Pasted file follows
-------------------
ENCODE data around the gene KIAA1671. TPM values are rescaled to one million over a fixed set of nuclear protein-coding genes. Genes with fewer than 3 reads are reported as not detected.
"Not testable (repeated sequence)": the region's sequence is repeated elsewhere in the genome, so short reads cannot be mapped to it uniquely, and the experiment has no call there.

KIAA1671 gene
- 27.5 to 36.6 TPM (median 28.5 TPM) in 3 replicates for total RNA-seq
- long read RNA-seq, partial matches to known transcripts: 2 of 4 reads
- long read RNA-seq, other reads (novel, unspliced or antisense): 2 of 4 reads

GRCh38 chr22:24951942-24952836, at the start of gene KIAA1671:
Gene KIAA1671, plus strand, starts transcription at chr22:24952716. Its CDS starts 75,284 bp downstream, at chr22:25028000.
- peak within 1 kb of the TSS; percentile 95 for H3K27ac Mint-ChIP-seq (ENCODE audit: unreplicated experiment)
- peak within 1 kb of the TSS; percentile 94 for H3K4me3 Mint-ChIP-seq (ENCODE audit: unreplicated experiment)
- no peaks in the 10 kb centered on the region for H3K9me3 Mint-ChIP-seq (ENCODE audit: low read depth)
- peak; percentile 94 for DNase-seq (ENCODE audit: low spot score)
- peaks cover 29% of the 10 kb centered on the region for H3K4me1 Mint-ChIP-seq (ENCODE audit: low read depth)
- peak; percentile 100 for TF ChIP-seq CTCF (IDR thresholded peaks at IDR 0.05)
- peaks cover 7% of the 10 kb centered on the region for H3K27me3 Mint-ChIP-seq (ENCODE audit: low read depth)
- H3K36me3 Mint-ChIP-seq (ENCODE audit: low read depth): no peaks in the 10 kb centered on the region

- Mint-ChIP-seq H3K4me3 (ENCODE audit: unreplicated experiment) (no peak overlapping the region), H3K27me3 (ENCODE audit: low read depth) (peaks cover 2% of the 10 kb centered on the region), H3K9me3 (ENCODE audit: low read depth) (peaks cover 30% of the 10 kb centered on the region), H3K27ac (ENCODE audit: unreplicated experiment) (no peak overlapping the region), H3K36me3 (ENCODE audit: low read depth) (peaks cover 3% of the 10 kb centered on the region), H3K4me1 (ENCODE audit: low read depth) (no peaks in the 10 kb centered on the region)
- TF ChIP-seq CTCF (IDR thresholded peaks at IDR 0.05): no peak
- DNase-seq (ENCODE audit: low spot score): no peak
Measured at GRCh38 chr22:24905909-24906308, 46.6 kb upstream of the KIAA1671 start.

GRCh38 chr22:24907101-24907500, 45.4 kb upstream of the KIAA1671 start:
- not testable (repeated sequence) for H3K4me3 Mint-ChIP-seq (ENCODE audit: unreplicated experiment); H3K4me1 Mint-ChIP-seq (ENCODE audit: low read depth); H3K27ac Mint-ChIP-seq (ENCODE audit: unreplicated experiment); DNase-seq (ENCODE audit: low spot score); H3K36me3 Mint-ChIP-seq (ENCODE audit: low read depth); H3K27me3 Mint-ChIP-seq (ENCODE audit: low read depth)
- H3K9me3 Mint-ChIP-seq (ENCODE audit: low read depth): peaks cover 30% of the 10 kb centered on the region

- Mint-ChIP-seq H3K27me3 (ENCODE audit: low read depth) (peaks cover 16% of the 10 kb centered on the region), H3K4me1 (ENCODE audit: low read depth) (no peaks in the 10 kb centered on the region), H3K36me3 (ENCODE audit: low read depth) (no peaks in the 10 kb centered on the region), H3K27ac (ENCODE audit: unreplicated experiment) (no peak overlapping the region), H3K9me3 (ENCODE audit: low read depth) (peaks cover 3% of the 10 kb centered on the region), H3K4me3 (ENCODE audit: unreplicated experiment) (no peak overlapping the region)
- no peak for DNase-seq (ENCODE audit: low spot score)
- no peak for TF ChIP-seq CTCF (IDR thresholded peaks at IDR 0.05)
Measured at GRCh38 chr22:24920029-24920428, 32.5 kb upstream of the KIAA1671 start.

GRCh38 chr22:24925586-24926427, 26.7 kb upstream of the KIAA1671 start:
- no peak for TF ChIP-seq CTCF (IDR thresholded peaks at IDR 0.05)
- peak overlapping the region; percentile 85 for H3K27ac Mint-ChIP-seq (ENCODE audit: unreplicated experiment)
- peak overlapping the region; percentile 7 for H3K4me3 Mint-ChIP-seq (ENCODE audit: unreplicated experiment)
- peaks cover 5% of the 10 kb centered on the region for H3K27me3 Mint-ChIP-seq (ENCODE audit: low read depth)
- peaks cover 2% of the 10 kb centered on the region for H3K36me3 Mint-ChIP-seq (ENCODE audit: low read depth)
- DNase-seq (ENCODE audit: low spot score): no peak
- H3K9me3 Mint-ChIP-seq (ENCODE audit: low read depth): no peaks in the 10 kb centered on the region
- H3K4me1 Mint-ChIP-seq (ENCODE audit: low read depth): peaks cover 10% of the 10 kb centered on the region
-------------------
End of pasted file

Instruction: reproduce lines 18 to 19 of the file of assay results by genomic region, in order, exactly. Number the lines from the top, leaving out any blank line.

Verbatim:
- TF ChIP-seq CTCF (IDR thresholded peaks at IDR 0.05): no peak
- DNase-seq (ENCODE audit: low spot score): no peak